How does the brain work anyway? A short overview on the future of neuroscience

Posted by Anita on 6/18/18 5:18 PM


If the ultimate goal of neuroscience is to understand how the brain works, how will scientists know when that goal has been reached? Is it by our ability to build artificial intelligence matching human capabilities? Our ability to treat or completely prevent neurodegenerative diseases like Parkinson’s, or mental disorders like schizophrenia? Creating machines that can read our thoughts and actions? Neuroscience has made tremendous strides, but the goal of understanding the brain might be more of a moving target because the more we find out about the brain, the more questions we have. The following questions are the ones likely to be addressed in the next 50 years, but it is also possible that the most interesting questions have not even been asked yet because we lack the technology or need the future generation of scientists to look at old questions from a new angle.

How is the brain organized?: Brain Mapping

Neurons are chemically connected to multiple partners to form dense networks. The human brain has around 86 billion neurons (that’s more than the number of people on earth) and these neurons can form thousands of connections with other neurons. These networks function are highways where information can flow from one part of the brain to another. Trying to map out these ‘highways’ is the goal of connectomics, or brain mapping. In 1986, the 302 neurons of the worm nervous system was mapped and it has already led to insights about how nervous systems across species develop and convert information about their environment into behavior. Now, current efforts are working on mapping the brains of more complex nervous systems like that of fruit fly larvae (~10,000 neurons). In the next few decades, it is likely that we will also map the brains of animals who are more similar to us, such as mice. Although knowing the connections of neurons will be informative, it will represent a static map whereas the brain is a dynamic with neurons influencing each other’s activity across long distances. Once brain mapping becomes easier and more cost-effective, it will also be possible to ask how connections between neurons are altered by different experiences and by genetic mutations.

Can you edit a broken brain?

CRISPR is the latest gene editing tool to receive widespread attention both in the media and across the scientific community. It makes the editing of genes faster, more precise, and cost-effective. The sudden rise of CRISPR has led many to imagine (or fear) the potential applications of such a technique. For one, it will allow scientists to make better models of diseases. Since we know some of the mutations that can cause or make humans susceptible to certain brain diseases, we can introduce these mutations in mice and see how the disease progresses and what therapies are most effective. Thus, having an easier way to precisely introduce mutations will improve research. More controversially, CRISPR is being considered for its therapeutic potential in humans. That is, if you know you will pass on a specific mutation to your offspring, would you opt to correct it through gene editing? While it would be a while before this technology would be widely available, its potential is likely to be explored in the next few decades.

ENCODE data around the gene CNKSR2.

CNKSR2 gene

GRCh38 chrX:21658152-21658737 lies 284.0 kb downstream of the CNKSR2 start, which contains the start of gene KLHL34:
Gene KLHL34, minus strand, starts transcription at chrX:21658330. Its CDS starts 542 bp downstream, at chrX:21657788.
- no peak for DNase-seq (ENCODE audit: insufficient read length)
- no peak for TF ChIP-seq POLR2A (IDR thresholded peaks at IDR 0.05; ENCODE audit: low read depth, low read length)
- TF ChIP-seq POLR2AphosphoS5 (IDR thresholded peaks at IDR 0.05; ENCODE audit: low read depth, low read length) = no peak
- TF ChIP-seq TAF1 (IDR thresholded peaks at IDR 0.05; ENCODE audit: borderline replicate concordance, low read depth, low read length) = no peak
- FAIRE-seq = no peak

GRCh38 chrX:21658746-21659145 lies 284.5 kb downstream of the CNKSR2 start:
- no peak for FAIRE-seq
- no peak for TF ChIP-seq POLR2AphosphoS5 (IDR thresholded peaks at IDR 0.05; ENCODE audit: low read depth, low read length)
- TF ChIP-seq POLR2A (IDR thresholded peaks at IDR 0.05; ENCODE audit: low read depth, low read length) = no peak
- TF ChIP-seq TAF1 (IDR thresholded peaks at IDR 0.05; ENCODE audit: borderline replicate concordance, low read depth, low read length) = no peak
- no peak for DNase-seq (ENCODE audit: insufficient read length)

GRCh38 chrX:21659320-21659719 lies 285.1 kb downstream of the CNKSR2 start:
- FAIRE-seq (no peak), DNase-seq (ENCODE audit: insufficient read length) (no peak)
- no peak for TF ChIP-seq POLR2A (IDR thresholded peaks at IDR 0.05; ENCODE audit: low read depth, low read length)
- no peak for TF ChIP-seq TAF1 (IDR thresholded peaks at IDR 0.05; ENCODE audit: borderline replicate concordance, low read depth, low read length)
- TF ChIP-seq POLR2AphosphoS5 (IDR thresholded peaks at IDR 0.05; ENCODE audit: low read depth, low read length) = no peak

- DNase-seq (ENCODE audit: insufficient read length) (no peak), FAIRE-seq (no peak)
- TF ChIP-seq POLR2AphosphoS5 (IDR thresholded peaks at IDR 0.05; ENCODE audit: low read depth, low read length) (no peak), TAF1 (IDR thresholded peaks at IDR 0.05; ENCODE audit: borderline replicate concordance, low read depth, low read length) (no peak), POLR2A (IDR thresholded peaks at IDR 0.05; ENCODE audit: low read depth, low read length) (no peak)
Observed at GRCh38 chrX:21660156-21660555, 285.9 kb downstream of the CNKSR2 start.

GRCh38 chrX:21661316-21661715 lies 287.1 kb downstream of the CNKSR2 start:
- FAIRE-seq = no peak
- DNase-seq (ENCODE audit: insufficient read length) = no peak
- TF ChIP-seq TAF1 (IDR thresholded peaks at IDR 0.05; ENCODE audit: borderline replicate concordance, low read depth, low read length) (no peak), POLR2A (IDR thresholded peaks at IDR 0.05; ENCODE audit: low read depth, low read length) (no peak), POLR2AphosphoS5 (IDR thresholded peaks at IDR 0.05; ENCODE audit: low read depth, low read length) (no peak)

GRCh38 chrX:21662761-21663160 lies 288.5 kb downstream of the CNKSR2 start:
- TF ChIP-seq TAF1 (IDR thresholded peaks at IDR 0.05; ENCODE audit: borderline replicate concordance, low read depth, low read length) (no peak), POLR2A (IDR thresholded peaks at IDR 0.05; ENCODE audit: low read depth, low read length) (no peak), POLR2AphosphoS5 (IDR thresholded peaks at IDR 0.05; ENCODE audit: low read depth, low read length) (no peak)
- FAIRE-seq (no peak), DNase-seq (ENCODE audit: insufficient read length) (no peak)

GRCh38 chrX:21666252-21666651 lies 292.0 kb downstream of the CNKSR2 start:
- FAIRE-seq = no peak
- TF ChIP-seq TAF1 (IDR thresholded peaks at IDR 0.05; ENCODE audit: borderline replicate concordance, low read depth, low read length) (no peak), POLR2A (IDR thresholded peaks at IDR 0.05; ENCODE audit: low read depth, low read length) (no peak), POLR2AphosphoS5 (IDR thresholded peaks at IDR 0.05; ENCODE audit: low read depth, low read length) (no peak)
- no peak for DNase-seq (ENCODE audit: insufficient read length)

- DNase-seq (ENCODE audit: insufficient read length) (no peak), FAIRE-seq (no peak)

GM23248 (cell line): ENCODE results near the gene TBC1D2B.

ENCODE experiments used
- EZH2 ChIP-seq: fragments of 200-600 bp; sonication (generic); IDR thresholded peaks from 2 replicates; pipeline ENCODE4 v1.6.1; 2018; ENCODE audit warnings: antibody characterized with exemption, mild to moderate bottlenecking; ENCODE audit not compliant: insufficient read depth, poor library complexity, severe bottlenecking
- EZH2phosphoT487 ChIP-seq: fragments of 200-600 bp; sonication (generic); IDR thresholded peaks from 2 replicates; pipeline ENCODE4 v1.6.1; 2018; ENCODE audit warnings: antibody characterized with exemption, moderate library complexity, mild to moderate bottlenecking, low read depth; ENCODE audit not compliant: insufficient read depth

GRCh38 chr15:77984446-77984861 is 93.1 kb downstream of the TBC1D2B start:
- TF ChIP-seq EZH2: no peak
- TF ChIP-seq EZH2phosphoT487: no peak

But really, how does the brain work anyway?

In the end, the future of neuroscience might not be so futuristic after all and might just uncover the answer to some basic questions that still elude us. How do we convert information about the environment around us (light, sound, smell, touch) into behavior? How are these behaviors modified by context? For instance, someone tapping you on the shoulder might go completely ignored if you are binge watching your favorite TV show, or cause you to jerk if you’re at work and feeling on edge. The question of how we perceive sensory information is of clinical importance because of how little we know about how pain is processed by our nervous system. A better understanding could help the millions of people who suffer from chronic pain and other pain disorders. Other unanswered questions include-- how do different brain areas communicate? Why do we need sleep? What are the differences between male and female brains? The next 50 years is sure to bring lots of exciting discoveries and bring us closer to understanding how the brain works, however we choose to define that!

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Tags: biology